Take a Google Earth Tour of the Bay Area’s Most Epic Rock Formations

This smooth rock face at Corona Heights in San Francisco was polished by millions of years of geologic activity. (Callan Bentley/Northern Virginia Community College)

In 1984, the American Geophysical Union published a guidebook of the Bay Area’s most striking rock formations designed by Clyde Wahrhaftig, a legendary UC Berkeley geologist.

“A Streetcar to Subduction and Other Plate Tectonic Trips by Public Transport in San Francisco” became a cult classic among geologists and attendees of AGU’s fall conference held in San Francisco.

Today, I imagine a hard copy would attract the attention of a Luddite wandering the aisles of his local public library. But digital natives? Maybe not so much.

Eureka! Enter Bay Area rock tour 2.0!

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To mark the original publication’s 35th anniversary, scientists have transformed the tour into a Google Earth digital experience, complete with photos and informational videos.

Now, using your phone and the Google Earth App, you can follow “Streetcar to Subduction” to blueschist and serpentinite rocks on Angel Island, Jurassic period chert at Corona Heights and the Hayward Fault in Central Park in Fremont, among other Bay Area geologic formations. True to the title, you can get to many of the locations on public transit.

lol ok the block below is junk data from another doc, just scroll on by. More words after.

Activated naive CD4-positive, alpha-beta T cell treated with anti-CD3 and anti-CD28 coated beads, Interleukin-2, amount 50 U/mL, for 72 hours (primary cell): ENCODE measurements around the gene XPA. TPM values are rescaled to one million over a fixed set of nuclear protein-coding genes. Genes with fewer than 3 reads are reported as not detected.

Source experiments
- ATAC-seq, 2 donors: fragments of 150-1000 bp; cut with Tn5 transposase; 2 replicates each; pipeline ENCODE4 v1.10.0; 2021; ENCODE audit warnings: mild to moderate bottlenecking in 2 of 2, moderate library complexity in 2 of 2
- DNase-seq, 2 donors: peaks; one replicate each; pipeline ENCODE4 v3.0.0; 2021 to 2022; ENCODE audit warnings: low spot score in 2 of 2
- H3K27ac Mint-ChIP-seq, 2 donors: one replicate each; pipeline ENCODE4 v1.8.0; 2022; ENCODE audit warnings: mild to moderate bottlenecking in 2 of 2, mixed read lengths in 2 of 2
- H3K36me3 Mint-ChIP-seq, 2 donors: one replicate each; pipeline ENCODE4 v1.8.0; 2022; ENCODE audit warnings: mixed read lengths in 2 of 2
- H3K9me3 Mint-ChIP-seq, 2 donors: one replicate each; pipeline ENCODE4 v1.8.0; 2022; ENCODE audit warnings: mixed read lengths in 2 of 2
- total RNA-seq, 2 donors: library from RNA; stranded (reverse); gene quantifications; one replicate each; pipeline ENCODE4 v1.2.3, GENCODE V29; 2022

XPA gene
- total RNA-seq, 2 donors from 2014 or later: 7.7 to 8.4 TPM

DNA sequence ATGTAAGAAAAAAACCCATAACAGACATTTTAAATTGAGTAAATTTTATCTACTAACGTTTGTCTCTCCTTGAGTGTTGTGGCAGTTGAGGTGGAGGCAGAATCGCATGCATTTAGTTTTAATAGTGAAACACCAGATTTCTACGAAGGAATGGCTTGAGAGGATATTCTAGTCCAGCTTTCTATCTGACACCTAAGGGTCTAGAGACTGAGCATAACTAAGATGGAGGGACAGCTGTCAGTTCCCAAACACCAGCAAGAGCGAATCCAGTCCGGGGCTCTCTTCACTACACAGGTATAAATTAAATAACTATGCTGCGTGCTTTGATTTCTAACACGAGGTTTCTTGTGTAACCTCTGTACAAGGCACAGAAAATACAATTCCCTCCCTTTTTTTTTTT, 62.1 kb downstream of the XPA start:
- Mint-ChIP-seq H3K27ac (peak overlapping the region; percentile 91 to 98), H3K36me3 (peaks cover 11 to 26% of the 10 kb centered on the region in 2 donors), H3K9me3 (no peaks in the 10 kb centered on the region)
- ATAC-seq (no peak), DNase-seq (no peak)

Project lead Jamie Kirkpatrick, a geologist from McGill University, noted a couple of inspirations for updating Wahrhaftig’s tour.

“It’s the Bay Area and it’s beautiful and we like to go outside,” he said. “But also, the geology in this area is remarkable.”

Kirkpatrick appreciated the original guidebook, but he said that Wahrhaftig wrote using dense, scientific jargon. Also, the public transit route information and some of the science was out of date.

“We wanted to make a guidebook that people who live in the Bay Area could use,” Kirkpatrick said.

Don’t like the great outdoors? That’s fine. You can take the tour online without ever having to venture into the sun.

Find links to the individual tours here and helpful instructions for using the guide here.

Geologists Callan Bentley, Northern Virginia Community College; Kim Blisniuk, San Jose State University; Christie Rowe, McGill University; and John Wakabayashi, California State University, Fresno designed the virtual tour.